problems. Many people realize the job is not for them as agents will work long hours especiallyduring negotiating times and may put a strain on family life. Another tough aspect of the industry is the demanding travel schedule for agents. The jobdemands agents to fly to many cities all over the country to negotiate contracts with clients,negotiate clients’ contracts with teams, and to do endorsement deals. Though some take thetravel as a rough patch many find it as a relief knowing that they have no idea what they will bedoing the next day. The daily change exhilarates people in a day where sitting in a cubical is thenormality. “There is no such thing as a typical day in my life; everyday is different. I travel about50% of the time and when I’m in the office everyday it’s different” (Steinberg). MarkSteinberg’s travel patterns are no different than most. The time away from his office is a definitewith the contract negotiations, but everyday life in the office differs as well. No same personcalls about every client and not every client calls every day. Agents must be on their toes at alltimes and ready for traveling or anything else unexpected. Teams only offer contracts for so longand these contracts need to be acted upon swiftly. Within all the madness of the career it is a key that agents find time to create a personalbond between themselves, the client, and the client’s loved ones. Agents who care about thepeople held dearest to the athletes are the agents that represent the most clients and who get thehigher cuts of players’ contracts. “You should care about your clients in their professional livesas well as their personal lives. I’ve seen too many agents not care about the sport and the kidsthat play it” (Kauffman). Steve Kauffman understands what it takes to thrive in the industry for along period of time. Caring for your clients is a key to both the athlete’s and the agent’s success.The trust earned by the agent lets the client know that his or her best interests are always on the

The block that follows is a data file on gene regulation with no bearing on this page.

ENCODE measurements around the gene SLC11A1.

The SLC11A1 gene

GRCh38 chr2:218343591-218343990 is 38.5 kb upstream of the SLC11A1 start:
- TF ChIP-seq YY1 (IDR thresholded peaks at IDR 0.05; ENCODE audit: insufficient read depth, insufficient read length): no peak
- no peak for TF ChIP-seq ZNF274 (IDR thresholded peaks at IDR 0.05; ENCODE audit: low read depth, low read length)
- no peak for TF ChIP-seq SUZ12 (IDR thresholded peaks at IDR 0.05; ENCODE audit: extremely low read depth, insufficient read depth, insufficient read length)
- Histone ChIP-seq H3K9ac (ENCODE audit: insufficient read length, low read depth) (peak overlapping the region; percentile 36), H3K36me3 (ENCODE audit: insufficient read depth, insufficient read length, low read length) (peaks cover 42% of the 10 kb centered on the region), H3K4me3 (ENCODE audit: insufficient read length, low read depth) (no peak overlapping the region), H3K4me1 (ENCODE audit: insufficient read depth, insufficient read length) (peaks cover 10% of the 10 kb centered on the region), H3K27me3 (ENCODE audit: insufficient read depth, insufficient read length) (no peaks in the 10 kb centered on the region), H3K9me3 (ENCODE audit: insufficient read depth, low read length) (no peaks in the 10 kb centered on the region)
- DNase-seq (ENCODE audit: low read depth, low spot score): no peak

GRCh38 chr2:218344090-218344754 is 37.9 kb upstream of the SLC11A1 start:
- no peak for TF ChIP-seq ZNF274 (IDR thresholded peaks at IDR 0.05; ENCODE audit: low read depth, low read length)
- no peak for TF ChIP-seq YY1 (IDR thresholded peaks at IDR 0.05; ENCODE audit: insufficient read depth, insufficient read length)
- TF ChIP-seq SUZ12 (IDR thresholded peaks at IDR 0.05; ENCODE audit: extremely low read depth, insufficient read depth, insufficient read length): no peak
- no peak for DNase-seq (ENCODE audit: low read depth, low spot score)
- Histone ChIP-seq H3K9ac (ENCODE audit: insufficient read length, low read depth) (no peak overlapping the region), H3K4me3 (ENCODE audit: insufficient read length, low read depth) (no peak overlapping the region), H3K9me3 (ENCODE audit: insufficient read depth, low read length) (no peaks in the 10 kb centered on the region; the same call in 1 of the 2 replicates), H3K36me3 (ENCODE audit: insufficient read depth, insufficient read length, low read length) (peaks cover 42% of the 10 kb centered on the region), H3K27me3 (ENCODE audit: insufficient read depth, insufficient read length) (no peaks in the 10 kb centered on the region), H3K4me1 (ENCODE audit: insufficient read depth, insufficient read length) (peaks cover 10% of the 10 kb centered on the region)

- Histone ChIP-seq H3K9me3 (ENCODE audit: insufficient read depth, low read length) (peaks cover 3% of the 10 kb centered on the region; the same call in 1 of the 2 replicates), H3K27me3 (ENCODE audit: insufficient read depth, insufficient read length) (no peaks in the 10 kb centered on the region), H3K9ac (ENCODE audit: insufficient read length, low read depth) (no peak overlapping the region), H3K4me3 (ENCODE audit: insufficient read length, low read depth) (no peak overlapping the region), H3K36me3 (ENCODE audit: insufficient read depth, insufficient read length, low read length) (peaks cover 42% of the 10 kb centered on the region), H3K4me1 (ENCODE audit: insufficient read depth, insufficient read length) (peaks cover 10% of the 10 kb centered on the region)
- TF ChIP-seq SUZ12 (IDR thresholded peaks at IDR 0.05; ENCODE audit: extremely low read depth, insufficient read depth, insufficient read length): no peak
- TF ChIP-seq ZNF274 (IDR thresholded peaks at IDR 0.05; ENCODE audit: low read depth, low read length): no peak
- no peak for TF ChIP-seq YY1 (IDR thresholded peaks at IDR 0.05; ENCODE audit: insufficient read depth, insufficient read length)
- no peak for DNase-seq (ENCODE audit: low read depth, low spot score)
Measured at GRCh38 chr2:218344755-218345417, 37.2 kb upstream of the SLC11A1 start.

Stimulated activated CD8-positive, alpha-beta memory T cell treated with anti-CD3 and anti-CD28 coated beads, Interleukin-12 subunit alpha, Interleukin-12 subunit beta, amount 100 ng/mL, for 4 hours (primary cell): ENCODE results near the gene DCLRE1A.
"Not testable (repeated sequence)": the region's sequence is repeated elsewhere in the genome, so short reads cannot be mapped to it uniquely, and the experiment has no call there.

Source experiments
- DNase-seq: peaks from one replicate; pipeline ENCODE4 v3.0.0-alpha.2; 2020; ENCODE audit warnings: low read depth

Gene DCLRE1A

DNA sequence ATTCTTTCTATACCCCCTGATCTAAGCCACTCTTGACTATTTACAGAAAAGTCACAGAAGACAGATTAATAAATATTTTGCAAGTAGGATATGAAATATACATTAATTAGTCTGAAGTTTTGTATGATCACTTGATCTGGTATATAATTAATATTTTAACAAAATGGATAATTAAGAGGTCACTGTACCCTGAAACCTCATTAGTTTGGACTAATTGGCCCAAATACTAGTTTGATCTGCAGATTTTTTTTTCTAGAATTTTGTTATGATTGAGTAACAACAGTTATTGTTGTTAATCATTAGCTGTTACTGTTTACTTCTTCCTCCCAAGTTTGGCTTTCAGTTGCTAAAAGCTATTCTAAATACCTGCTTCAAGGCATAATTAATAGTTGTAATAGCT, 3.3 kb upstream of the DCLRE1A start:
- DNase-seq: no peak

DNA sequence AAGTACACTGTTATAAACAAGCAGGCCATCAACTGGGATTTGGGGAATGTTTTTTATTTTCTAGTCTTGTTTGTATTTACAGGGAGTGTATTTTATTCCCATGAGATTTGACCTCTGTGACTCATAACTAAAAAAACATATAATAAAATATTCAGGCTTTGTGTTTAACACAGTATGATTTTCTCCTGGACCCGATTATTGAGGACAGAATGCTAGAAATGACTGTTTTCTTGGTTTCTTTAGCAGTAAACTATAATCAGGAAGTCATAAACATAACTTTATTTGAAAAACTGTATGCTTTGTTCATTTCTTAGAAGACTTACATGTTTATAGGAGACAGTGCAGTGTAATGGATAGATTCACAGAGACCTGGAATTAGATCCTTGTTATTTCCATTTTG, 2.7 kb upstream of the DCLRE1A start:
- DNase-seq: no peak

agent’s mind. With this trust, unlimited endorsement deals and financial possibilities areavailable. Habitually agents will earn the ever so valuable trust by fighting for the betterment of thewell-being of their client’s health. The health of the clients is almost as vital to the agent as istheir own personal health. If no client is under contract with the corporation, no money or respectwill be earned by the agent. Agents fight to get regulations passed in the leagues that their clientsplay in to protect their health. This refers to such things as the new helmet to helmet contact rulein the NFL. Though it should be obvious that agents want their athletes at full strength, this stillcreates a sense of protection created by the agent over the athlete in a world where athletes aregetting seriously injured on the playing field. “Every Sunday has been like an episode of ER.There are times that I think I should have gone to Med School instead of Law School”(Steinberg). It is a disheartening sight when a player lays unconscious and motionless on thefield. Most agents are making it their responsibility to help stop the horrific accidents from everhappening. The longer the athlete plays, the longer both the agent and the athlete make money.Though money is a key in the whole business as it is in almost any industry, money can also getagents into trouble. With the role of being named a sports agent, comes the responsibility of following rulesfor recruiting college athletes for the agent’s representation. These rules get many agents in a tonof trouble when they violate them. One agent who has had a mishap when it comes to recruitinga college athlete is Marlon Sullivan. Sullivan, who was once in the news for having his NFLPAContract Advisor license suspended for six months after it was found that one of his employeesgave money to a former college football player. (Sullivan) Athletes who have not stated that they